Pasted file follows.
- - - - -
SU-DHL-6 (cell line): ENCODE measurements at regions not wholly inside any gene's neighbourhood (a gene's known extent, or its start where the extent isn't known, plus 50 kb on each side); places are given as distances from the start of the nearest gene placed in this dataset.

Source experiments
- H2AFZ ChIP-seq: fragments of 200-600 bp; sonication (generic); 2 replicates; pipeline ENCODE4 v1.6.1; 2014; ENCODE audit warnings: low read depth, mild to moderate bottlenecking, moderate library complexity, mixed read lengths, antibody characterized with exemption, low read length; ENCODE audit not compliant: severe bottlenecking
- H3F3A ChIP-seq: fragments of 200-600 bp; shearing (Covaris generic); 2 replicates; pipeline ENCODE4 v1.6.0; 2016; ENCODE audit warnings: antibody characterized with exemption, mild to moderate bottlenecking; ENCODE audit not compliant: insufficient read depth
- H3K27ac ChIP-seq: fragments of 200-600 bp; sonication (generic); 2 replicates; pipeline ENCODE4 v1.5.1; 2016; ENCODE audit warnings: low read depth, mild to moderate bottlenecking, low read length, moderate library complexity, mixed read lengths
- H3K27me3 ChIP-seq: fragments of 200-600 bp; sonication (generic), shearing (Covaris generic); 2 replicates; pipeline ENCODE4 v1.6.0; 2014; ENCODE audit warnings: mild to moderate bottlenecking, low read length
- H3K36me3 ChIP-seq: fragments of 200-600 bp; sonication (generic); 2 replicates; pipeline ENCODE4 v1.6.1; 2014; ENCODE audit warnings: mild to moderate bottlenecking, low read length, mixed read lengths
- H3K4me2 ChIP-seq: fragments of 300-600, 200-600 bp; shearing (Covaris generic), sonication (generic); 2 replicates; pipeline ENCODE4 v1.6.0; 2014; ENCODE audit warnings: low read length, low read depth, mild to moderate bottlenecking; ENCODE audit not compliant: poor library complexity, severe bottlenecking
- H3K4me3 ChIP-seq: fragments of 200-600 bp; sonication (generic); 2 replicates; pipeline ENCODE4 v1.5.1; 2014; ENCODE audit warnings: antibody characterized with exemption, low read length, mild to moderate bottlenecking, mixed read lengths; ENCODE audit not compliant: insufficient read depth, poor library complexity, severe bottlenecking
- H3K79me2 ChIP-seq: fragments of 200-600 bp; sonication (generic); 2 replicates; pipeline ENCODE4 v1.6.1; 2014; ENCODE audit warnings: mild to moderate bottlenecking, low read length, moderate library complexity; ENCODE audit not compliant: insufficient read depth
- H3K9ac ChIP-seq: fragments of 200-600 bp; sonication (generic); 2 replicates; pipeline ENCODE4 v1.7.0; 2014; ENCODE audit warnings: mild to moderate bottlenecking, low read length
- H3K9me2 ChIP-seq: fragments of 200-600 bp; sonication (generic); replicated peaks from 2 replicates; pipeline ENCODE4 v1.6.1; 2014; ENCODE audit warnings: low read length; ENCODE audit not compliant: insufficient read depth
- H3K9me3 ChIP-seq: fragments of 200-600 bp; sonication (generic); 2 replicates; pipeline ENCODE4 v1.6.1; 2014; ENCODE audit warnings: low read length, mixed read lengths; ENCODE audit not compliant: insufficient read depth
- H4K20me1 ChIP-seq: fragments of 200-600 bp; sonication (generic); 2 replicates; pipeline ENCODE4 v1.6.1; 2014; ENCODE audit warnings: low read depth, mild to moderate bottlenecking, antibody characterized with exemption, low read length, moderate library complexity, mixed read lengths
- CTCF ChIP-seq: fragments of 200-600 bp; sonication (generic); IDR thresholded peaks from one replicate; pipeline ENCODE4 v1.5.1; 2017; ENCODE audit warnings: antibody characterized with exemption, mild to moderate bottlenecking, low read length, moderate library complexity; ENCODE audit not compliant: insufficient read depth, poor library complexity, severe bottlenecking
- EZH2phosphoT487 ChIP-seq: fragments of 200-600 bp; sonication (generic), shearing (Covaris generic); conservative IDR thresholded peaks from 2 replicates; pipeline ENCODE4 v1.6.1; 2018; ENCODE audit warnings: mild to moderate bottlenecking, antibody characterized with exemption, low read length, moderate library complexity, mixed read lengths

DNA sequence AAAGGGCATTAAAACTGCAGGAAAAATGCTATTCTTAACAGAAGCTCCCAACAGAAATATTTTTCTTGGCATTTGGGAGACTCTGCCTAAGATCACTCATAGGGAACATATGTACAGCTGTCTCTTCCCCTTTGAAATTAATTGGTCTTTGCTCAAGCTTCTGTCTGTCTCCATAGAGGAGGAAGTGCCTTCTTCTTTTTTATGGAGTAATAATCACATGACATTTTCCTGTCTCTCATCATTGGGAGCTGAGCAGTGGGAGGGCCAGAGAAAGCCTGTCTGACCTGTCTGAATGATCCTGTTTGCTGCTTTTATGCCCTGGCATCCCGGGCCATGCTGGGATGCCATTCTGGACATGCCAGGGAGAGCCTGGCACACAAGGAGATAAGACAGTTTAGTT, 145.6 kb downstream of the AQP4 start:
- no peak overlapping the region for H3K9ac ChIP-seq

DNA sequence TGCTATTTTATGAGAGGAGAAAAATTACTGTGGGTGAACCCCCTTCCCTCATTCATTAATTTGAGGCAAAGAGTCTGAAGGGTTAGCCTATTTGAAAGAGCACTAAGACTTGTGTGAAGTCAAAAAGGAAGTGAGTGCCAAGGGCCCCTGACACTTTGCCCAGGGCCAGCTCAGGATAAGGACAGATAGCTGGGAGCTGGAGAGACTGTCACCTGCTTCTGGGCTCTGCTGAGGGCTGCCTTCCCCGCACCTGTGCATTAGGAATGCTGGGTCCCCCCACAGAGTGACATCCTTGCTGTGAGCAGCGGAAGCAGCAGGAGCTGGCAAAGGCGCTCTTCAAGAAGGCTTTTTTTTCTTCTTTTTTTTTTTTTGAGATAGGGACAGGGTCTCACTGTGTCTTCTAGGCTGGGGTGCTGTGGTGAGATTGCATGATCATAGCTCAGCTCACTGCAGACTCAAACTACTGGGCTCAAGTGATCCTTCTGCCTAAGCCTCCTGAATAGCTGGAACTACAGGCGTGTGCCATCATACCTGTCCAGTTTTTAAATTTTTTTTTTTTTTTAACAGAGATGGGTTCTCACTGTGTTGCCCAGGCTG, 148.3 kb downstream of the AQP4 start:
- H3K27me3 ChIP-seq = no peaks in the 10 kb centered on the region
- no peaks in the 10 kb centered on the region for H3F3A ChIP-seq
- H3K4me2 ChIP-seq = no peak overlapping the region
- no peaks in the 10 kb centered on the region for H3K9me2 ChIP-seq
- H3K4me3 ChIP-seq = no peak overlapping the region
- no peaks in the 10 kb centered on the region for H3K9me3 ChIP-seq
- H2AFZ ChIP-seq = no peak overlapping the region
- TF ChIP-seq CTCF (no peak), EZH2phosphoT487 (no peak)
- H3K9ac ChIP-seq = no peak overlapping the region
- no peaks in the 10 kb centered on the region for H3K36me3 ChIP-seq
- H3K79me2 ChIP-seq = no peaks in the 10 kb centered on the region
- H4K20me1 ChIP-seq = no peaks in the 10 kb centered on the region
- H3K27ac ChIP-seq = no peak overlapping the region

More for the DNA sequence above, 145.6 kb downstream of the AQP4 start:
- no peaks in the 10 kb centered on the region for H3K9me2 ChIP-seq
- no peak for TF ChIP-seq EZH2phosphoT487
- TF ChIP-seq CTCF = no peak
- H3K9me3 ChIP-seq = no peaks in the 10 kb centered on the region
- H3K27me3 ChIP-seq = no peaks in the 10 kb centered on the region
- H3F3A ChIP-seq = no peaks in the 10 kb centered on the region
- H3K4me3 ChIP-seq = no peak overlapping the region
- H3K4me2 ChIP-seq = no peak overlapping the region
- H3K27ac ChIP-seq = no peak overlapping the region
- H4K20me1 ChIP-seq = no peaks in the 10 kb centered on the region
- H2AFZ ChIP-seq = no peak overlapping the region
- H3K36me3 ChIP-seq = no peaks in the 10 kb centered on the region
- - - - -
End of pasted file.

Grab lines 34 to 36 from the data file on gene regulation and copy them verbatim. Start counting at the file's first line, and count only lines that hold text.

- no peaks in the 10 kb centered on the region for H3K9me2 ChIP-seq
- no peak for TF ChIP-seq EZH2phosphoT487
- TF ChIP-seq CTCF = no peak